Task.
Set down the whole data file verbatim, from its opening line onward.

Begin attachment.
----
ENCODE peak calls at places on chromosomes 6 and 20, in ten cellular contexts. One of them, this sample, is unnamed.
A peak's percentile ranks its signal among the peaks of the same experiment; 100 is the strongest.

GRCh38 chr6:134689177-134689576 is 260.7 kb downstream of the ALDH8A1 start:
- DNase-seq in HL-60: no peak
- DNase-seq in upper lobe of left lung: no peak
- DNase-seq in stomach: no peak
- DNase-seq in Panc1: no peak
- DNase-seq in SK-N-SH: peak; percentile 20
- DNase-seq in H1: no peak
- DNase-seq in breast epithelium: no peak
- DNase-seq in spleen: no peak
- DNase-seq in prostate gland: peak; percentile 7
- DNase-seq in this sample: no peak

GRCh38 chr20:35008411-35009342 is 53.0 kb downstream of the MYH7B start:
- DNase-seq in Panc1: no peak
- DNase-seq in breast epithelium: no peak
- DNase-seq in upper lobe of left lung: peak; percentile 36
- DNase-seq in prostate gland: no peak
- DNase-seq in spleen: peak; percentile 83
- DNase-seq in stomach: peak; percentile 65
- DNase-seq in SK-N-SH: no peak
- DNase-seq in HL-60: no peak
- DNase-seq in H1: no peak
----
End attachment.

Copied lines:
ENCODE peak calls at places on chromosomes 6 and 20, in ten cellular contexts. One of them, this sample, is unnamed.
A peak's percentile ranks its signal among the peaks of the same experiment; 100 is the strongest.

GRCh38 chr6:134689177-134689576 is 260.7 kb downstream of the ALDH8A1 start:
- DNase-seq in HL-60: no peak
- DNase-seq in upper lobe of left lung: no peak
- DNase-seq in stomach: no peak
- DNase-seq in Panc1: no peak
- DNase-seq in SK-N-SH: peak; percentile 20
- DNase-seq in H1: no peak
- DNase-seq in breast epithelium: no peak
- DNase-seq in spleen: no peak
- DNase-seq in prostate gland: peak; percentile 7
- DNase-seq in this sample: no peak

GRCh38 chr20:35008411-35009342 is 53.0 kb downstream of the MYH7B start:
- DNase-seq in Panc1: no peak
- DNase-seq in breast epithelium: no peak
- DNase-seq in upper lobe of left lung: peak; percentile 36
- DNase-seq in prostate gland: no peak
- DNase-seq in spleen: peak; percentile 83
- DNase-seq in stomach: peak; percentile 65
- DNase-seq in SK-N-SH: no peak
- DNase-seq in HL-60: no peak
- DNase-seq in H1: no peak